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Kruska N.,Otto Von Guericke University of Magdeburg | Schonfeld P.,Otto Von Guericke University of Magdeburg | Pujol A.,Catalan Institution for Research and Advanced Studies | Pujol A.,Center for Biomedical Research in Rare Diseases | Reiser G.,Otto Von Guericke University of Magdeburg
Biochimica et Biophysica Acta - Molecular Basis of Disease | Year: 2015

X-linked adrenoleukodystrophy (X-ALD) is a severe neurodegenerative disorder resulting from defective ABCD1 transport protein. ABCD1 mediates peroxisomal uptake of free very-long-chain fatty acids (VLCFA) as well as their CoA-esters. Consequently, VLCFA accumulate in patients' plasma and tissues, which is considered as pathogenic X-ALD triggering factor. Clinical symptoms are mostly manifested in neural tissues and adrenal gland. Here, we investigate astrocytes from wild-type control and a genetic X-ALD mouse model (Abcd1-knockout), exposed to supraphysiological VLCFA (C22:0, C24:0 and C26:0) concentrations. They exhibit multiple impairments of energy metabolism. Furthermore, brain mitochondria from Abcd1-/- mice and wild-type control respond similarly to VLCFA with increased ROS generation, impaired oxidative ATP synthesis and diminished Ca2+ uptake capacity, suggesting that a defective ABCD1 exerts no adaptive pressure on mitochondria. In contrast, astrocytes from Abcd1-/- mice respond more sensitively to VLCFA than wild-type control astrocytes. Moreover, long-term application of VLCFA induces high ROS generation, and strong in situ depolarization of mitochondria, and, in Abcd1-/- astrocytes, severely diminishes the capability to revert oxidized pyridine nucleotides to NAD(P)H. In addition, observed differences in responses of mitochondria and astrocytes to the hydrocarbon chain length of VLCFA suggest that detrimental VLCFA activities in astrocytes involve defective cellular functions other than mitochondria. In summary, we clearly demonstrate that VLCFA increase the vulnerability of Abcd1-/- astrocytes. © 2015 Elsevier B.V. Source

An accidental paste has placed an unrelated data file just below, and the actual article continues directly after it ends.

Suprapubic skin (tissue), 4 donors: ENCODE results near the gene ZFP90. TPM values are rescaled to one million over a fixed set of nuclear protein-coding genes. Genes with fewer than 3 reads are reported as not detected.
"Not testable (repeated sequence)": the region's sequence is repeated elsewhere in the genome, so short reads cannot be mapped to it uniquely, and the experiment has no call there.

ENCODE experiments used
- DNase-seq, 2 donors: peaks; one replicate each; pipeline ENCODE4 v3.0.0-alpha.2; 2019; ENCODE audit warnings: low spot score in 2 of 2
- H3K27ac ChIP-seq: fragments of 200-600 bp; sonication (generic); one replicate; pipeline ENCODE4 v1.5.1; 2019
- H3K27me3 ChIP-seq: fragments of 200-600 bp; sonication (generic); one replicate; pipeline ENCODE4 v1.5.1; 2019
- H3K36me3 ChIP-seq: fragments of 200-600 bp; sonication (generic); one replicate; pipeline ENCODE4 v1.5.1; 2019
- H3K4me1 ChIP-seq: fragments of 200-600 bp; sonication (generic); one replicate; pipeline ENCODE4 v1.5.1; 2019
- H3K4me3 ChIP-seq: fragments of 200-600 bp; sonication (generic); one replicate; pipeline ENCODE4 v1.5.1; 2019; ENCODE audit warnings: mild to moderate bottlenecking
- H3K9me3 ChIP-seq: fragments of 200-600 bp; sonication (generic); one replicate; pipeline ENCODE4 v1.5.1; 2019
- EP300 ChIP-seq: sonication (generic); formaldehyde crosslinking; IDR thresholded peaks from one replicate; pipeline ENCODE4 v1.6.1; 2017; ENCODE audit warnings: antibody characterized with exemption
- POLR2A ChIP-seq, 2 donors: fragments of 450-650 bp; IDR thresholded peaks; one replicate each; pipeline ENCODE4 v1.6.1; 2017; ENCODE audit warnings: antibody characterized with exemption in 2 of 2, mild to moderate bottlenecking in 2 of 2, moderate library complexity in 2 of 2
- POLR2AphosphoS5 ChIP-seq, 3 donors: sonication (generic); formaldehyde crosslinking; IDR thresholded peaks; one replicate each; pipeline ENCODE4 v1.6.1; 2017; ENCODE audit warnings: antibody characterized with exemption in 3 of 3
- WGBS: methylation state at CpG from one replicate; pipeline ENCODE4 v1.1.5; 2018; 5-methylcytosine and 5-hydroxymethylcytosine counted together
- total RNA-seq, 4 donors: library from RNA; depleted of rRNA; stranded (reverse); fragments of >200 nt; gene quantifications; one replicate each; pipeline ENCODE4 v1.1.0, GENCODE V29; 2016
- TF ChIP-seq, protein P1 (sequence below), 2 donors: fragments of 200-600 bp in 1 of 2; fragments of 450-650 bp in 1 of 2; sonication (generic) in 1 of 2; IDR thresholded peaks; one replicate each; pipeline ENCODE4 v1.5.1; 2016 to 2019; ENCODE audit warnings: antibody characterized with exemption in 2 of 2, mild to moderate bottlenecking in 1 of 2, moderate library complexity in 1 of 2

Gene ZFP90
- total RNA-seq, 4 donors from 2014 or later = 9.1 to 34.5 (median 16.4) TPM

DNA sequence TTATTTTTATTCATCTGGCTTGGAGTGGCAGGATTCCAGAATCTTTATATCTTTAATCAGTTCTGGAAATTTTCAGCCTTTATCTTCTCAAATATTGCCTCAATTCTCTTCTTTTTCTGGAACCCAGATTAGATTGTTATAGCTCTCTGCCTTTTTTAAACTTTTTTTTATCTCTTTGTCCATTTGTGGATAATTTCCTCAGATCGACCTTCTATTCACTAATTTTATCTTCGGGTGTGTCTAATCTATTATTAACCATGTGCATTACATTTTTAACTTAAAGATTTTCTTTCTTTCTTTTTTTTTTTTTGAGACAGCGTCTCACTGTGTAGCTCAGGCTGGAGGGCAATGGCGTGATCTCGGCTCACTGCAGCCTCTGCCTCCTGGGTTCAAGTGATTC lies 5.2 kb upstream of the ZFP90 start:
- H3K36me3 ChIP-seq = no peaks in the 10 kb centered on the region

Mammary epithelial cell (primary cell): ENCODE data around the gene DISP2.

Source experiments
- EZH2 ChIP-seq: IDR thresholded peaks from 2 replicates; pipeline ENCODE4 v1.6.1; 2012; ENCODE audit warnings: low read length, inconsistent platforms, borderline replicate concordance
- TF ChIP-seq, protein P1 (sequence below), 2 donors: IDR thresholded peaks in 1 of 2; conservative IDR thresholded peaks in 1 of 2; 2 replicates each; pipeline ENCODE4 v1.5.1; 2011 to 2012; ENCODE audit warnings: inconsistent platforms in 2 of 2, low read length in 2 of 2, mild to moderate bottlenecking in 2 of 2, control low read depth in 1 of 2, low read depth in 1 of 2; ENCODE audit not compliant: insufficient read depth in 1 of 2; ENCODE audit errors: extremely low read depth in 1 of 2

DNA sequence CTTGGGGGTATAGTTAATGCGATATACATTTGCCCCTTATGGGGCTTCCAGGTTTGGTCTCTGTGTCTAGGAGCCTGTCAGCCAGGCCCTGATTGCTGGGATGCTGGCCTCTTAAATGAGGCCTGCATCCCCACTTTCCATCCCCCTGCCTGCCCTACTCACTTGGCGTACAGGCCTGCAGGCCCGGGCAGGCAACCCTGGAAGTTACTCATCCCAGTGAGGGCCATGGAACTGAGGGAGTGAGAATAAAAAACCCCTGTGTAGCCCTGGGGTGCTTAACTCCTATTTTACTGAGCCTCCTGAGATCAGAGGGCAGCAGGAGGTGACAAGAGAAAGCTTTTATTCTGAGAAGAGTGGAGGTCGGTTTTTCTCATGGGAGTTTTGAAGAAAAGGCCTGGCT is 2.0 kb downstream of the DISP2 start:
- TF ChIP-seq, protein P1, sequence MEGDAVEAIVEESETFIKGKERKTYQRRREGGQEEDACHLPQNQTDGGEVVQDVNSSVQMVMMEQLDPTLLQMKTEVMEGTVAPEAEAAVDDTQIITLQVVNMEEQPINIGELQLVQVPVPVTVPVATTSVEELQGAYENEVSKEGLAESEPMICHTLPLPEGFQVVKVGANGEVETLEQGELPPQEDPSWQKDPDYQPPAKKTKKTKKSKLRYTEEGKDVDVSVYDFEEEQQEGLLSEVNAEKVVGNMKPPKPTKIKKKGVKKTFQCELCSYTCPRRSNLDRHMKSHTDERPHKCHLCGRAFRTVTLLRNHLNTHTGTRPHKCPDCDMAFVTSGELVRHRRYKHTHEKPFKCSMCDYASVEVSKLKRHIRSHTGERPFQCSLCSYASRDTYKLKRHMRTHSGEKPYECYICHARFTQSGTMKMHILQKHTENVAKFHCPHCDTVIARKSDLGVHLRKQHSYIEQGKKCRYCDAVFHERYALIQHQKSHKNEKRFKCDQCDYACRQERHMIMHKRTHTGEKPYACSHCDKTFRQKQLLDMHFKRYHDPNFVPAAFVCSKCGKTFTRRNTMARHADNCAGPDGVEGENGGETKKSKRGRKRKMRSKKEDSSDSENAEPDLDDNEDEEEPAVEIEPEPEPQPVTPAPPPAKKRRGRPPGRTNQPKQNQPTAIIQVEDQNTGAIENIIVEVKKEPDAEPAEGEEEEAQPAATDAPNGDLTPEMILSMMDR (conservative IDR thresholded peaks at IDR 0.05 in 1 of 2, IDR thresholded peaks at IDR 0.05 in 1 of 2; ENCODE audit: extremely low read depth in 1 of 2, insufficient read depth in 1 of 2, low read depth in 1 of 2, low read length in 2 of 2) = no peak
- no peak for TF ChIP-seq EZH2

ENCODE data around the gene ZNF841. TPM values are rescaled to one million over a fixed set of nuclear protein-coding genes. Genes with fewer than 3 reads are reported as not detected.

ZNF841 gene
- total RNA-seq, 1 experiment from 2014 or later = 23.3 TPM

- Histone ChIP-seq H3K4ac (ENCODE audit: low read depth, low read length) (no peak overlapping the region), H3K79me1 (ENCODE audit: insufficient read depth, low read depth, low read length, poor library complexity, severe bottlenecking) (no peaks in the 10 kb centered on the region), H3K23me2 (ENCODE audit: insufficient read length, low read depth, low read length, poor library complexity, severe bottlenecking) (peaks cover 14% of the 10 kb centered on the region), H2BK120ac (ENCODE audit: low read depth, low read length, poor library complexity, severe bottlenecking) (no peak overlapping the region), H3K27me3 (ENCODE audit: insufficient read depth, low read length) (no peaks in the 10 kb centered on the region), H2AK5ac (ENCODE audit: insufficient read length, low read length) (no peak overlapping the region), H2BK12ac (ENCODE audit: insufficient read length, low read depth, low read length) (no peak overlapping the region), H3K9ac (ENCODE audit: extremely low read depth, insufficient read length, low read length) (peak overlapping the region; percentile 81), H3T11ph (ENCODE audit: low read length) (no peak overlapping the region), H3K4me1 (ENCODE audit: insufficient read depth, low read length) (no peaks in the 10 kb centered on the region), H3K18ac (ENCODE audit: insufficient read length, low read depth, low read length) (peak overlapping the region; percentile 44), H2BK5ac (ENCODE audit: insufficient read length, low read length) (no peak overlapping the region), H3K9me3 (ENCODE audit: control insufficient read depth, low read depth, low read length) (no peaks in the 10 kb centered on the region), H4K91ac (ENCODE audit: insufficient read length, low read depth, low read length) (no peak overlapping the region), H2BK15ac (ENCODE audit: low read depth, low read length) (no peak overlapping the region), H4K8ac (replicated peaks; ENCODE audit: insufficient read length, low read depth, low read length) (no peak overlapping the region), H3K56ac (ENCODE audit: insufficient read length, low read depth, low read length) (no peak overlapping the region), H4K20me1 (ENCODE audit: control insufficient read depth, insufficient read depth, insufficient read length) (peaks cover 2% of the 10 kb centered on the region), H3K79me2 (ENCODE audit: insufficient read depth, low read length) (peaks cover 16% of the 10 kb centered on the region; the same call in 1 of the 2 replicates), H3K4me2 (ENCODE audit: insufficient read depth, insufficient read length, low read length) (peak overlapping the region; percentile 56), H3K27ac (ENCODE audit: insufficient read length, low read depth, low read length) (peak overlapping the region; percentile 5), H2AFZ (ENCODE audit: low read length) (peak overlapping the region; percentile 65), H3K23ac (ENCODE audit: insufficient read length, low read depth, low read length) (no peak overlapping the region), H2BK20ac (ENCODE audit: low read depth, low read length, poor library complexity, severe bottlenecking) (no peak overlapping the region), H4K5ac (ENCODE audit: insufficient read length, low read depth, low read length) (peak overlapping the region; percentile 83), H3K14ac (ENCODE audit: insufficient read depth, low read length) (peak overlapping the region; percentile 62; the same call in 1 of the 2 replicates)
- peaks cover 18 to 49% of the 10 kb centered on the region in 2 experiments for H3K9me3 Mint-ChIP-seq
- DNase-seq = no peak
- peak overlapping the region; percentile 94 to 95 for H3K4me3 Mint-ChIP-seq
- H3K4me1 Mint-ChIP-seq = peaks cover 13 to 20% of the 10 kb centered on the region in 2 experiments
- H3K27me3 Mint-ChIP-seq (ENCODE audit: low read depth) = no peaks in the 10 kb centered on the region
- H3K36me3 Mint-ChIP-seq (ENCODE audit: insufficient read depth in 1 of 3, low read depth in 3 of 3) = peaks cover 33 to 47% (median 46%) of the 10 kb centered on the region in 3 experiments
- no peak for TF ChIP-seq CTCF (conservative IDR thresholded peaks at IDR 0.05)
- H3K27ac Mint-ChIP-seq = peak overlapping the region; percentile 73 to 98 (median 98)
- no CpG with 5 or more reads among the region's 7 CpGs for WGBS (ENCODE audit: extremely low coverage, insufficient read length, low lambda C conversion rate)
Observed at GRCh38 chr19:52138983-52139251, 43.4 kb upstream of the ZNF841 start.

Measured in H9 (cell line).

Ormazabal A.,Center for Biomedical Research in Rare Diseases | Casado M.,Center for Biomedical Research in Rare Diseases | Molero-Luis M.,Center for Biomedical Research in Rare Diseases | Molero-Luis M.,CIBER ISCIII | And 12 more authors.
Drug Discovery Today | Year: 2015

Cellular folate metabolism is highly compartmentalized, with mitochondria folate transport and metabolism being distinct from the well-known cytosolic folate metabolism. There is evidence supporting the association between low folate status and mitochondrial DNA (mtDNA) instability, and cerebral folate deficiency is relatively frequent in mitochondrial disorders. Furthermore, folinic acid supplementation has been reported to be beneficial not only in some patients with mitochondrial disease, but also in patients with relatively common diseases where folate deficiency might be an important pathophysiological factor. In this review, we focus on the evidence that supports the potential involvement of impaired folate metabolism in the pathophysiology of mitochondrial disorders. ©2015 Elsevier Ltd. All rights reserved. Source

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